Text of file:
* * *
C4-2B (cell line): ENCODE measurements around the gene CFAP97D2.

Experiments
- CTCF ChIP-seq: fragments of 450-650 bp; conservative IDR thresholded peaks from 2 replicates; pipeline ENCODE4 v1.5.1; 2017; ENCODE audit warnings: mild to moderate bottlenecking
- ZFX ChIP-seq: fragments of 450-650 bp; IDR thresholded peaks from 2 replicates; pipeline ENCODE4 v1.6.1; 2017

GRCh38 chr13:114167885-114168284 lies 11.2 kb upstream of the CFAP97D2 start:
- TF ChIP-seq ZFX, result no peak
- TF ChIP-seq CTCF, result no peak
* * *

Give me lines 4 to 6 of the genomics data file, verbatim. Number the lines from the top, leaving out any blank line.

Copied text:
- ZFX ChIP-seq: fragments of 450-650 bp; IDR thresholded peaks from 2 replicates; pipeline ENCODE4 v1.6.1; 2017

GRCh38 chr13:114167885-114168284 lies 11.2 kb upstream of the CFAP97D2 start:
- TF ChIP-seq ZFX, result no peak